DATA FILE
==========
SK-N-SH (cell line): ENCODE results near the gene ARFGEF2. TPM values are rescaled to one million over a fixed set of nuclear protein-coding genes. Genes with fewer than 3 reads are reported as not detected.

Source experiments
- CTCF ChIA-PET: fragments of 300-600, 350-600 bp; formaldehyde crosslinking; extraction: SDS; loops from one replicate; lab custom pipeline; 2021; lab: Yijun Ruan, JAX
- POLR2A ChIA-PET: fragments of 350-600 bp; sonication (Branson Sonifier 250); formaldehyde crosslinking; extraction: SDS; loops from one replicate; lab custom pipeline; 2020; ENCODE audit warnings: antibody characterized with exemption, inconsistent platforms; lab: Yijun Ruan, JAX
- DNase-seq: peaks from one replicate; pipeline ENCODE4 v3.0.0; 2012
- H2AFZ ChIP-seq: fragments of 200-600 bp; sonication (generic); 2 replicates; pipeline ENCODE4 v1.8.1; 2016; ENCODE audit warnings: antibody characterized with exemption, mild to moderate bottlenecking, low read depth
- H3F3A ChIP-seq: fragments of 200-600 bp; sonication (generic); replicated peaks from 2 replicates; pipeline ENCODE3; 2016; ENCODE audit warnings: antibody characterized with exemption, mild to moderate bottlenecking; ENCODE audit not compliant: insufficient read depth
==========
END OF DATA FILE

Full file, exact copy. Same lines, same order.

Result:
SK-N-SH (cell line): ENCODE results near the gene ARFGEF2. TPM values are rescaled to one million over a fixed set of nuclear protein-coding genes. Genes with fewer than 3 reads are reported as not detected.

Source experiments
- CTCF ChIA-PET: fragments of 300-600, 350-600 bp; formaldehyde crosslinking; extraction: SDS; loops from one replicate; lab custom pipeline; 2021; lab: Yijun Ruan, JAX
- POLR2A ChIA-PET: fragments of 350-600 bp; sonication (Branson Sonifier 250); formaldehyde crosslinking; extraction: SDS; loops from one replicate; lab custom pipeline; 2020; ENCODE audit warnings: antibody characterized with exemption, inconsistent platforms; lab: Yijun Ruan, JAX
- DNase-seq: peaks from one replicate; pipeline ENCODE4 v3.0.0; 2012
- H2AFZ ChIP-seq: fragments of 200-600 bp; sonication (generic); 2 replicates; pipeline ENCODE4 v1.8.1; 2016; ENCODE audit warnings: antibody characterized with exemption, mild to moderate bottlenecking, low read depth
- H3F3A ChIP-seq: fragments of 200-600 bp; sonication (generic); replicated peaks from 2 replicates; pipeline ENCODE3; 2016; ENCODE audit warnings: antibody characterized with exemption, mild to moderate bottlenecking; ENCODE audit not compliant: insufficient read depth